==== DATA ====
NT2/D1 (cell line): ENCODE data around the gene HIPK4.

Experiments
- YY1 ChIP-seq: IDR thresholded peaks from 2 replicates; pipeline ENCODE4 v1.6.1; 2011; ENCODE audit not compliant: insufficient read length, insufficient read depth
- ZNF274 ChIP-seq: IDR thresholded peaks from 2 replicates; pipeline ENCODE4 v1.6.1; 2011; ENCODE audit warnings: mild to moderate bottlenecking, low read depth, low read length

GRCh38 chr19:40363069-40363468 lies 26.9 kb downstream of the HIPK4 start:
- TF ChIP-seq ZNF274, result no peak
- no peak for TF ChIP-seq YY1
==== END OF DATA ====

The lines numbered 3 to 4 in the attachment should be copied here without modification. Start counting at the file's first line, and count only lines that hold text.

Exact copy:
- YY1 ChIP-seq: IDR thresholded peaks from 2 replicates; pipeline ENCODE4 v1.6.1; 2011; ENCODE audit not compliant: insufficient read length, insufficient read depth
- ZNF274 ChIP-seq: IDR thresholded peaks from 2 replicates; pipeline ENCODE4 v1.6.1; 2011; ENCODE audit warnings: mild to moderate bottlenecking, low read depth, low read length